The Day Before the Attack…

President Roosevelt studied this map on December 6, 1941. The pencil notations indicate the location of a Japanese fleet that was being tracked by British and American officials. It appeared to be headed towards Thailand or British Malaya.

What FDR and these officials did not know was that another Japanese fleet—operating under radio silence—was steaming, undetected, towards Hawaii at the same time.


Should America Intervene?

“This nation will remain a neutral nation, but I cannot ask that every American remain neutral in thought as well…Even a neutral cannot be asked to close his mind or his conscience." 

- Franklin Roosevelt, radio address, September 3, 1939

When war erupted, Americans were divided about how to respond. They sympathized with the victims of aggression. But, remembering the horrors of World War I, most wanted to stay out of the conflict. Isolationists argued America should look to its own defenses rather than aid other nations. And neutrality laws passed by Congress during the 1930s prohibited American arms sales to warring nations. The country’s military was also woefully unprepared. All these factors placed limits on FDR’s ability to act.

In the dark months that followed, Roosevelt demonstrated his belief that America’s security depended on the defeat of the Axis Powers. His actions sparked a great national debate. Should the United States remain wholly neutral? Or should it find ways short of war to assist nations resisting Hitler?

The Reluctant Neutral

When World War II erupted in 1939, most Americans felt their nation could safely remain isolated from foreign troubles. But FDR recognized the grave danger the Axis Powers posed to American security. For two years, he pursued a cautious but deliberate policy of aiding Great Britain and, later, the Soviet Union in their war with Germany and Italy.

At every step, the President had to contend with deep-seated American fears about involvement in the war. He also had to manage a growing crisis in the Pacific, where Japan was expanding its empire into China and threatening Southeast Asia.

“It is easy for you and for me to shrug our shoulders and to say that conflicts taking place thousands of miles from the continental United States … do not seriously affect the Americas—and that all the United States has to do is to ignore them… . Passionately though we may desire detachment, we are forced to realize that … every battle that is fought, does affect the American future.”

- Franklin Roosevelt, Fireside Chat, September 3, 1939


PART 1 of 3

I’m surprised no one has really posted detailed photos for “The Art of Laika” exhibit that was currently showcased at the Heritage Auction building in Beverly Hills.  It lasted a few days before the auction but now all the pieces are gone and went to their new homes. I’m grateful to have caught it before it ended. This gallery was so awe-inducing, I had to be at the exhibit for a good three hours just to take it all in. Seeing images or looking in a book does NOT do any of these pieces justice. You must see these beautiful pieces in person to really take in the creativity, dedication and craft each one of these props possess. Every item is a work of art. The whole show was quite magical and witnessing the live auction was very exciting. Enjoy these photos!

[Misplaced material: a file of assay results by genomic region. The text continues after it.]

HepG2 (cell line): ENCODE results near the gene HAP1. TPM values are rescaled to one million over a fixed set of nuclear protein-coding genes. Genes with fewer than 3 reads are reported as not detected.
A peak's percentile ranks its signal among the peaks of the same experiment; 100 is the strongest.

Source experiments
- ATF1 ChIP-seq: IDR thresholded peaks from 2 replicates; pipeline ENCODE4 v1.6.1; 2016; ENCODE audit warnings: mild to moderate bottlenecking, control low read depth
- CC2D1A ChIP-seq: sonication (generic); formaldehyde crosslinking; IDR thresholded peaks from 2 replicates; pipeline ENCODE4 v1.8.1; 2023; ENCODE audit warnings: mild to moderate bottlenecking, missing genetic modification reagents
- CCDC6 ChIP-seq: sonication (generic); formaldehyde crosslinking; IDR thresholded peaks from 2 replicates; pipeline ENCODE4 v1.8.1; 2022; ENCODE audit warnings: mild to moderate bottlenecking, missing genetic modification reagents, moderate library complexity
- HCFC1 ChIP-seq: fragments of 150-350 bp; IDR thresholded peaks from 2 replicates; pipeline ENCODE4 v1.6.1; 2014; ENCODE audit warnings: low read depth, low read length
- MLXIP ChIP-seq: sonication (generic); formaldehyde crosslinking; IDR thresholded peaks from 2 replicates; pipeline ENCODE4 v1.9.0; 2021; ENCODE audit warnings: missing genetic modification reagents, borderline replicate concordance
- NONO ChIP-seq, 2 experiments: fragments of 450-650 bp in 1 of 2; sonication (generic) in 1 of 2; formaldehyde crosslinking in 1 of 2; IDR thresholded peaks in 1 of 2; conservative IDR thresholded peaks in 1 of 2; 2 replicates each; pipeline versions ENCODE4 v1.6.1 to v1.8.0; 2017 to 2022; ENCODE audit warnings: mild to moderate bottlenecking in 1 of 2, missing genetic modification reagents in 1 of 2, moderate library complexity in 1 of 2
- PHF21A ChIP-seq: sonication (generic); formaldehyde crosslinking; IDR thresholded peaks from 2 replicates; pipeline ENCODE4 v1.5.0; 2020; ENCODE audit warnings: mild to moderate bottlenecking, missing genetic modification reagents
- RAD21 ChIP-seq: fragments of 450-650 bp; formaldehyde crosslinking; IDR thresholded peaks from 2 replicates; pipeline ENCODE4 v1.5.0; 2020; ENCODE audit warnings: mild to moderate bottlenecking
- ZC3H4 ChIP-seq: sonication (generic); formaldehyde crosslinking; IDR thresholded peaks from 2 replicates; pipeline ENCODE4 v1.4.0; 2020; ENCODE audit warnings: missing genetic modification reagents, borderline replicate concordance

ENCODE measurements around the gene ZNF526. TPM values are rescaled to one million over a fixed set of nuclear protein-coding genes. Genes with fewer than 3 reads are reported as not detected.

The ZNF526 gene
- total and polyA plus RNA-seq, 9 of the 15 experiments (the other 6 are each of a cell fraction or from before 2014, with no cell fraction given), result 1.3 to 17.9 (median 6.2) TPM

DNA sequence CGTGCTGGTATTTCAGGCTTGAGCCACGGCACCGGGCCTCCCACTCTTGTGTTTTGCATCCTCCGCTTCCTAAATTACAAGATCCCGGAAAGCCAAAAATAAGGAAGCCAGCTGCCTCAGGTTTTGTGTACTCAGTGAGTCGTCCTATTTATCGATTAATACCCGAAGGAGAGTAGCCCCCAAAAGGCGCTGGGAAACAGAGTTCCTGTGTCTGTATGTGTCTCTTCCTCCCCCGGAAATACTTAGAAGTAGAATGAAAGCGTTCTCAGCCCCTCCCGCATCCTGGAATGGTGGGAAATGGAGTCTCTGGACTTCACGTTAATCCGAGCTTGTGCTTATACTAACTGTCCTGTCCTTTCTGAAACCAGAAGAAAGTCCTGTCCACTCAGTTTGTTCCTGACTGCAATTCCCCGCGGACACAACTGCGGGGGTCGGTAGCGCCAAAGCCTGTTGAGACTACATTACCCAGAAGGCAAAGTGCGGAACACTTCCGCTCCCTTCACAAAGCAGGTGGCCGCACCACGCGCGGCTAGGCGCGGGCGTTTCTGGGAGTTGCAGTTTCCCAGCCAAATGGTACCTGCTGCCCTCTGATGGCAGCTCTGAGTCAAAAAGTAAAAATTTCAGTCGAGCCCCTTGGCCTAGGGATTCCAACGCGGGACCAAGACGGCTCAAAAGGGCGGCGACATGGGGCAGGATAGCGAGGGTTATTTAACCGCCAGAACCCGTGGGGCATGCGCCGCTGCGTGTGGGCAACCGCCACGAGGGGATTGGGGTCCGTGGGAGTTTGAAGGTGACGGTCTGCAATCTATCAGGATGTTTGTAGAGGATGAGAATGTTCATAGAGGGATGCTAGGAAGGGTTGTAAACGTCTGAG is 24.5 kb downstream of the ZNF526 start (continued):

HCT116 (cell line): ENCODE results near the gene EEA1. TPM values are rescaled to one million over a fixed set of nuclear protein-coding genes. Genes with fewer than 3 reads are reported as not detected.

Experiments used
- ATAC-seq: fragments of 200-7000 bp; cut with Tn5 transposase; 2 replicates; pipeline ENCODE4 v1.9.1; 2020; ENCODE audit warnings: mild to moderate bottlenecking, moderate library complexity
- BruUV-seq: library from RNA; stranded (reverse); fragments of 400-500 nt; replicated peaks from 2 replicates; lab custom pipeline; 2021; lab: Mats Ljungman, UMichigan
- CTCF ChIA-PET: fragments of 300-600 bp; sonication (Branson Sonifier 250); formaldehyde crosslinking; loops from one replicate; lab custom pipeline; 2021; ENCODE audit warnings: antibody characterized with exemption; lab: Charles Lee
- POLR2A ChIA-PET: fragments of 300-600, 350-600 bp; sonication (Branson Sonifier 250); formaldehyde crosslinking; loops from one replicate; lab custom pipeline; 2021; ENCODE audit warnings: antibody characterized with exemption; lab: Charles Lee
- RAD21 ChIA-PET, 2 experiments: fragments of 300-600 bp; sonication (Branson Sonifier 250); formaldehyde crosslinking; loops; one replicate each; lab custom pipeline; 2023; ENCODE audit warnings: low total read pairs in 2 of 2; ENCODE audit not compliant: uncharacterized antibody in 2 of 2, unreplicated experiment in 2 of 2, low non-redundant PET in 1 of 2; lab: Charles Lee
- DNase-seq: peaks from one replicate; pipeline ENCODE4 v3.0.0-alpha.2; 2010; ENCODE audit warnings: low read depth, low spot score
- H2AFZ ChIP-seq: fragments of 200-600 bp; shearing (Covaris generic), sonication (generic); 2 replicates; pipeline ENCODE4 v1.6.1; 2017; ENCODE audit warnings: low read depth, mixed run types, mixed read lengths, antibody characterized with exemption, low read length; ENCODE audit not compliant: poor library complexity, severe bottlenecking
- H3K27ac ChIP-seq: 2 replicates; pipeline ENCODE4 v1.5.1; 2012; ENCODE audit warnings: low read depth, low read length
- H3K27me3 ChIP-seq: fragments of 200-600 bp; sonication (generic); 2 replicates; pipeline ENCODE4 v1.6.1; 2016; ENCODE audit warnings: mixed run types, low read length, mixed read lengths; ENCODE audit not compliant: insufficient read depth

I may or may not have won something from this photo set. 


Rick and Morty Art Exhibit on Melrose

A show that pushes it’s own artistic boundaries, a show that expresses itself in ways no other “cartoon” would dare of, I walked into this exhibit skeptical that any artist would be able to twist Rick and Morty in a way we have not already seen. Two steps into the room and I was proven wrong.
Rick and Morty live their fictional lives knowing that they can do anything, and these artist embodied that spirit, “anything is possible”. Each artist was different, each artist gave us so many different, interesting, new perspectives of the show, and it was a breath of fresh air.
Doing anything to whatever they want is what the show does, heck we do not even know if the Rick and Morty from season 3 is the same Rick and Morty from season 1. Did they die? Did we jump to a new universe? Is this the same dimension we were in last episode? It does not matter. The same goes for the art, each painting was a different universe, each artist had their own Rick and Morty and we loved it anyway!
Rick and Morty is a cartoon that makes a mockery of the reality that is “Life”. In a generation of adults dying to keep a hold of their youth, yearning to stay young no matter how old we are growing. We stood in line for hours, wrapped around the entire block, and there was not a single kid in sight. A two hour line of adults, that were there because of a cartoon.
Why is this cartoon hitting a demographic of grown men and women? I think it’s because of what the show preaches and that’s that you live and you die, there’s nothing deeper to it than that. That is something that resonates on a larger scale with adults than it ever could with children. Rick and Morty are living the lives that we dream about, they say the things we think to ourselves when nobody else is around. That is what made the art so captivating, there was no concept of an adult life, there was no deep-lying meaning. You did not have to read between the lines, all you had to do was laugh at the ridiculousness in front of you.